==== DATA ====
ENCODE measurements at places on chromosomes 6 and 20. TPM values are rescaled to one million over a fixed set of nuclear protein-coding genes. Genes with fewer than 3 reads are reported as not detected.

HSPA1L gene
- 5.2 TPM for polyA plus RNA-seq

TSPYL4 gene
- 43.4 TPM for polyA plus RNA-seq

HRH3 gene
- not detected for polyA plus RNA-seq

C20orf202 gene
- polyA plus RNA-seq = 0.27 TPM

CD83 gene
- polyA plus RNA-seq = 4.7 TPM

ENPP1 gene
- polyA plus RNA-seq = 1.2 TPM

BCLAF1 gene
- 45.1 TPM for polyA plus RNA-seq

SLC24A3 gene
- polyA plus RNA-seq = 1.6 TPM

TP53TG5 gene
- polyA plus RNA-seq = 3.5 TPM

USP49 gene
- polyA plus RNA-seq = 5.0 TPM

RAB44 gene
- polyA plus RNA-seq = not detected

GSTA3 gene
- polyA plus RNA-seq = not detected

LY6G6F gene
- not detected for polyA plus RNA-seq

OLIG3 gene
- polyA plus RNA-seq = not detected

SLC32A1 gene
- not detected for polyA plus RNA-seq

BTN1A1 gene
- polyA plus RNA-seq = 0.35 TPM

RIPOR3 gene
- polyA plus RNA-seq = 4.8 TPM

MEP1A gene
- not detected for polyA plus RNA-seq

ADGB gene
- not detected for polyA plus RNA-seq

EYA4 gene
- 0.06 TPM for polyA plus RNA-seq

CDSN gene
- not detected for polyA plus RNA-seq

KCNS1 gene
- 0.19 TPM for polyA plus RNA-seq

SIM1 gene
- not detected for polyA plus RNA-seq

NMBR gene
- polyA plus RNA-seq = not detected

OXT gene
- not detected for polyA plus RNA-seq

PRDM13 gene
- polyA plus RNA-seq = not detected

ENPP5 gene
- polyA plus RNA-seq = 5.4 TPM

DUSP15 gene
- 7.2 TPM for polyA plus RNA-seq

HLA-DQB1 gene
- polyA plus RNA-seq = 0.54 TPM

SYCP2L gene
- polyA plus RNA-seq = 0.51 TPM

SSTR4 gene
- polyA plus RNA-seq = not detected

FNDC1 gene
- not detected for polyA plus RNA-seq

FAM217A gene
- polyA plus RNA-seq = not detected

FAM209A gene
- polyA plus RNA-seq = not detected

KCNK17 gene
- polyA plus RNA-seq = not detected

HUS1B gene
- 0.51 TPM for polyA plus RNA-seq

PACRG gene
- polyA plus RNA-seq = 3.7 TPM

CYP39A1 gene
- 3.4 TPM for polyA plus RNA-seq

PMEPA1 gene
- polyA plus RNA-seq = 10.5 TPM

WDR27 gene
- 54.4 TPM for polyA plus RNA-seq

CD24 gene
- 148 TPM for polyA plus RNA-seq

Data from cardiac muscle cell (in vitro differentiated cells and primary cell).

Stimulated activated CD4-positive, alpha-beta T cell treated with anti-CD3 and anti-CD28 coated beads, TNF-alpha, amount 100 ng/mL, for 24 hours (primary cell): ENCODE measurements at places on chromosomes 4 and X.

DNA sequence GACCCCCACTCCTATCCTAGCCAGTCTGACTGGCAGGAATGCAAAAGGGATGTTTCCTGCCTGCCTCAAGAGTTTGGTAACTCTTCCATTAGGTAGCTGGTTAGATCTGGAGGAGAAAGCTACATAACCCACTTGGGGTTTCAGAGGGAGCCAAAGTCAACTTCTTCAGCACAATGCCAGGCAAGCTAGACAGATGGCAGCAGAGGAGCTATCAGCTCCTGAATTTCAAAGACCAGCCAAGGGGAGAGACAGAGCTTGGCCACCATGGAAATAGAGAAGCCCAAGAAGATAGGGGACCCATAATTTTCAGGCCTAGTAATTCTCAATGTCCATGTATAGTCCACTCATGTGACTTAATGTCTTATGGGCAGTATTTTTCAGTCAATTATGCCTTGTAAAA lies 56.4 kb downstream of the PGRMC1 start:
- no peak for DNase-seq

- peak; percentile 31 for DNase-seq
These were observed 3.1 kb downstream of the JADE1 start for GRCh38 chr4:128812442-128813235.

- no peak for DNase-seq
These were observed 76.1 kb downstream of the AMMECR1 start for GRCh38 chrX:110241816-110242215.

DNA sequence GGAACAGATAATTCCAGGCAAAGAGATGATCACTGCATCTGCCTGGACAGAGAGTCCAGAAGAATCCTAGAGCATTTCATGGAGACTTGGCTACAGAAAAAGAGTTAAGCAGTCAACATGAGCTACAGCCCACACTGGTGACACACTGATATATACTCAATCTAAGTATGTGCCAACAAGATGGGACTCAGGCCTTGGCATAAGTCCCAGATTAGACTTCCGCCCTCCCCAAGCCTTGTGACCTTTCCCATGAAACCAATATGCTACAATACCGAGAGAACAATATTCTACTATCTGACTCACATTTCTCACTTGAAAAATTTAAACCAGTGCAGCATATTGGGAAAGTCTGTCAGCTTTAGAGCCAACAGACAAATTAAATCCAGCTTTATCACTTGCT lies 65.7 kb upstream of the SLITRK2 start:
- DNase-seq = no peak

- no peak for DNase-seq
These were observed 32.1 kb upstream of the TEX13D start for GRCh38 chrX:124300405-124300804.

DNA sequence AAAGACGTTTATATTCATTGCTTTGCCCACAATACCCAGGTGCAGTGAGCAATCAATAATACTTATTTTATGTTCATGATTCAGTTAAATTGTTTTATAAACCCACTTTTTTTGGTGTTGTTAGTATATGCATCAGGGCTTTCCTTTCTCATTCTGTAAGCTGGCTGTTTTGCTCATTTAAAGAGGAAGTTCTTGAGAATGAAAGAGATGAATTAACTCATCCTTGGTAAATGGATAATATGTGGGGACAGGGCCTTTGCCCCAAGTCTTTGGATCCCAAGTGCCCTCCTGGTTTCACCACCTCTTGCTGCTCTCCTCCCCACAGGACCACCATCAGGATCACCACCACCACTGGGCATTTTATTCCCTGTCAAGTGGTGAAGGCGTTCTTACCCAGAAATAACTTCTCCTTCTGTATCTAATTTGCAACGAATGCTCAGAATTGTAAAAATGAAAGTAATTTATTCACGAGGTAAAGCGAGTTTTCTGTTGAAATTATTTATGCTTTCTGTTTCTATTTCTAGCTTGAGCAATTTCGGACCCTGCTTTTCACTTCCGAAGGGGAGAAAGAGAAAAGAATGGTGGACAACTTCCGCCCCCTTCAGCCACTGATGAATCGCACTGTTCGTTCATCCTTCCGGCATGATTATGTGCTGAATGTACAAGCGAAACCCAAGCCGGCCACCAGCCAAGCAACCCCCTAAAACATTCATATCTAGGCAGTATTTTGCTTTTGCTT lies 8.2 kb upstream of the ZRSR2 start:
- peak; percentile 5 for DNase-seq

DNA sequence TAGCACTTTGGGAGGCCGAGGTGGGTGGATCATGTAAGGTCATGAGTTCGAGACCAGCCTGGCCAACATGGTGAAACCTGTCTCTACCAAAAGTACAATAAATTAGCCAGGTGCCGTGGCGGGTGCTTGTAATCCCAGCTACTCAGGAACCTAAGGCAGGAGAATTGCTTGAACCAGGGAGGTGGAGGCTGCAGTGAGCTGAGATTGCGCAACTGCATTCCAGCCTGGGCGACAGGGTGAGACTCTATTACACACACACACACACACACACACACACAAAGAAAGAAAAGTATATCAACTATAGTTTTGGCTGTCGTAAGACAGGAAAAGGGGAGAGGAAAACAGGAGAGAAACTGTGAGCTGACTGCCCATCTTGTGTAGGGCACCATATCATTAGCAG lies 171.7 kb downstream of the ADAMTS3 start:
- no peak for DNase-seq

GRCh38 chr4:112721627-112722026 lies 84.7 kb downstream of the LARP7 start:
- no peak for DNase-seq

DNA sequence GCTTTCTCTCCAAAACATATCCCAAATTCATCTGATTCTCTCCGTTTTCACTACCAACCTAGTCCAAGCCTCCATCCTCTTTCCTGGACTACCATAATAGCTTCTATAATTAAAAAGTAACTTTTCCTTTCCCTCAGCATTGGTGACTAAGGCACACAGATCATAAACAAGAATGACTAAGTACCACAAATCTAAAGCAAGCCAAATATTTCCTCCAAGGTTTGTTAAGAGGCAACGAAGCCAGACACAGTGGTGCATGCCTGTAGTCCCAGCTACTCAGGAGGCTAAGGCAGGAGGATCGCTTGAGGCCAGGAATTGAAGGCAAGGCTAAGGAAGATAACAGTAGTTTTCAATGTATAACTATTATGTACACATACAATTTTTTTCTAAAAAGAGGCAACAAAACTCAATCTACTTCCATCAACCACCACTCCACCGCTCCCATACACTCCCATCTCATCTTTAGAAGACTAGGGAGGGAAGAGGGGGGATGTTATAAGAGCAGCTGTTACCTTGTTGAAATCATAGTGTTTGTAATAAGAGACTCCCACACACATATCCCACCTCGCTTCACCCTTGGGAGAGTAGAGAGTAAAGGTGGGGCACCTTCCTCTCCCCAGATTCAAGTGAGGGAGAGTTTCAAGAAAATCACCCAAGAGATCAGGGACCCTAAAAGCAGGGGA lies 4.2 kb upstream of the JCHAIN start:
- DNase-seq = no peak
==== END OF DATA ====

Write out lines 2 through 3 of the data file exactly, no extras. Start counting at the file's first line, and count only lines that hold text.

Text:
HSPA1L gene
- 5.2 TPM for polyA plus RNA-seq